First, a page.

DENVER (AP) – Colorado Democrats emerged from the 2014 elections battered and bruised, losing the state Senate for the first time in 10 years and having a slimmer margin of power in the House than […]
Colorado residents will get tax refunds because the state’s improving economy means government is collecting more revenue than it is allowed to keep under the voter-approved Taxpayer Bill of Rights.
Gov. John Hickenlooper is unveiling his Colorado budget proposal for next year, and a big question is how the state plans to refund excess state revenue to taxpayers.
Colorado’s growing economy means tax refunds are on the horizon for residents.
Colorado is among the top 10 states most reliant on income taxes for revenue, according to a new report concluding that income inequality is contributing to slower economic growth nationally.
Sales tax revenue on recreational marijuana in Colorado is down compared to early projections.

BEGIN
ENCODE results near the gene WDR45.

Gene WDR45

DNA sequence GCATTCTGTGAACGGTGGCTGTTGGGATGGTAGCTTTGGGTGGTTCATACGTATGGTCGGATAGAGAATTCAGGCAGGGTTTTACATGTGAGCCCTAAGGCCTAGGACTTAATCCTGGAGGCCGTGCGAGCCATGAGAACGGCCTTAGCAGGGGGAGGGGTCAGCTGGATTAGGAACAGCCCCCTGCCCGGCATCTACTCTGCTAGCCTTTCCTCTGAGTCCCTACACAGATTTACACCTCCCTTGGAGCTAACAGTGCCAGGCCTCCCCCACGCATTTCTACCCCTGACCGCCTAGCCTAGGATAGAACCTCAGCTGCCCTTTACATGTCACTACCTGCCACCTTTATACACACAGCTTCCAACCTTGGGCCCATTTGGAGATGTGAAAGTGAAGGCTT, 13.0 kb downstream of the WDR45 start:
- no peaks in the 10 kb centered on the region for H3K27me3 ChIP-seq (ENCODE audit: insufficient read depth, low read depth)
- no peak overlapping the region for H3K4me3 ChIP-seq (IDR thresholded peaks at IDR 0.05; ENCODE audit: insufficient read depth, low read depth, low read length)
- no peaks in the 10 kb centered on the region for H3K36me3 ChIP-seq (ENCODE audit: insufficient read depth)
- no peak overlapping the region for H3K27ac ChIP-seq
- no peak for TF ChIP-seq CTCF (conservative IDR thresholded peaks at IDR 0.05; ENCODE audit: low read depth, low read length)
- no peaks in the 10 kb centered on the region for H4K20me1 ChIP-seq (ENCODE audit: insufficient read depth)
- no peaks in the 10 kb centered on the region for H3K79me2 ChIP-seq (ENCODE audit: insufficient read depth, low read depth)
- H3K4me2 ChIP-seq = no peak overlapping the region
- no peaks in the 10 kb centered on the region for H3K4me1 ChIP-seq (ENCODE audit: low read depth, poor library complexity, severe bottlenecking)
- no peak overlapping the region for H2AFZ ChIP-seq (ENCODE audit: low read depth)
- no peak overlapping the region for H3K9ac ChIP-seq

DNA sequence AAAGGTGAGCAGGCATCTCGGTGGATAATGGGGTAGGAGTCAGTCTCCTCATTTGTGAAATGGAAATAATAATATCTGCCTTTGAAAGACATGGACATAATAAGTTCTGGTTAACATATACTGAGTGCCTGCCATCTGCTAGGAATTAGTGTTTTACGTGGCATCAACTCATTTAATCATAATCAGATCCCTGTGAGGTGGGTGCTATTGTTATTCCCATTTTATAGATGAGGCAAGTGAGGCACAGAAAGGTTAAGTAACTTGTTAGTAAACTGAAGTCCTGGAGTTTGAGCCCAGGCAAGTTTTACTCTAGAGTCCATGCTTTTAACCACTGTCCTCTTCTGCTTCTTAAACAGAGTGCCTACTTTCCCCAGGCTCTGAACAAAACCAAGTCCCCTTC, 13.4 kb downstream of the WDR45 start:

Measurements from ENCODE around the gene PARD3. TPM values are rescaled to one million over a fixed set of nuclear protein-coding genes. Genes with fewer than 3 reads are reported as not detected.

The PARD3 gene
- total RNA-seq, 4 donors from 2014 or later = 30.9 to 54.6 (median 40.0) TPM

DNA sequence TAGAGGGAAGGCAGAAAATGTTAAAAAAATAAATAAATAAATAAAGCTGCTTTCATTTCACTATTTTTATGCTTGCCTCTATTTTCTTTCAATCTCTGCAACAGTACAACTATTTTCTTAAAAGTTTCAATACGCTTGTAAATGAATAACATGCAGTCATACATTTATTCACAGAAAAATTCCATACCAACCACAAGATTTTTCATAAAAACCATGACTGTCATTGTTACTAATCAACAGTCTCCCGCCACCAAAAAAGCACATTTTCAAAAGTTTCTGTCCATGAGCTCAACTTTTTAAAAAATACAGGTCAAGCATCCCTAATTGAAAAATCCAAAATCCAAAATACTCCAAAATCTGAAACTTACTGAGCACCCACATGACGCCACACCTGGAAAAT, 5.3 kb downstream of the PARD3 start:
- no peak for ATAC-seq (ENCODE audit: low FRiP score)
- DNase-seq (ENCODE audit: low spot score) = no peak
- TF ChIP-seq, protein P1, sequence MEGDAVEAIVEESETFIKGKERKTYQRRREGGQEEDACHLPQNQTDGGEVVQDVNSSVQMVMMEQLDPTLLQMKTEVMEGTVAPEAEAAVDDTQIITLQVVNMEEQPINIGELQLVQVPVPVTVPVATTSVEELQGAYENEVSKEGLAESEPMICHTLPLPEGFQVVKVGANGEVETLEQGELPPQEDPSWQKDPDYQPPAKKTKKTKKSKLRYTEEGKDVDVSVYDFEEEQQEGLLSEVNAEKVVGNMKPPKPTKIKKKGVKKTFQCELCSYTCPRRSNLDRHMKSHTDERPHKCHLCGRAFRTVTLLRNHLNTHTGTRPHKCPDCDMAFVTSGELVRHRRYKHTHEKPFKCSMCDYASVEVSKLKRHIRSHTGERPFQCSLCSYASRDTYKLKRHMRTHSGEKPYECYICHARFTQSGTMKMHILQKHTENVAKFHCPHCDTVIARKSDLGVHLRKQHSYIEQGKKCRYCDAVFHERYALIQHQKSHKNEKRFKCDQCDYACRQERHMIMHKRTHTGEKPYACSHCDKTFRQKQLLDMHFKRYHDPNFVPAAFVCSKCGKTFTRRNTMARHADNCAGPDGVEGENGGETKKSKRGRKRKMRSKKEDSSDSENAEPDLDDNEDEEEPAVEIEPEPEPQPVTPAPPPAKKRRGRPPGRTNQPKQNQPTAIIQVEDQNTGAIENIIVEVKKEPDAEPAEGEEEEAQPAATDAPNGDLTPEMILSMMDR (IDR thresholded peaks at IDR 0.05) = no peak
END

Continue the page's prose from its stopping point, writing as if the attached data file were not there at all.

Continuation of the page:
As Colorado’s economy continues improving, lawmakers are beginning to talk about constitutionally mandated refunds to taxpayers in the coming years.
State lawmakers opposed to Colorado’s landmark Taxpayer Bill of Rights won another legal victory Friday as the 10th U.S. Circuit Court of Appeals ruled their lawsuit challenging the law can proceed.
Colorado is asking the federal courts to stay out of a dispute about whether its strict tax and spending limits has robbed the state of a republican form of government.
Gov. John Hickenlooper’s third State of the State address was his first with two Democrat majorities. He used this opportunity to inform his colleagues on what he would like to see, and more importantly, what he would not like to see, this session.